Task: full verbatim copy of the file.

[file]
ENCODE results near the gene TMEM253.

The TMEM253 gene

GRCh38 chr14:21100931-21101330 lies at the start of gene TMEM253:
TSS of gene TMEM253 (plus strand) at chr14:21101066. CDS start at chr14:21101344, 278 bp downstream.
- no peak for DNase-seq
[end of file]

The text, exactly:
ENCODE results near the gene TMEM253.

The TMEM253 gene

GRCh38 chr14:21100931-21101330 lies at the start of gene TMEM253:
TSS of gene TMEM253 (plus strand) at chr14:21101066. CDS start at chr14:21101344, 278 bp downstream.
- no peak for DNase-seq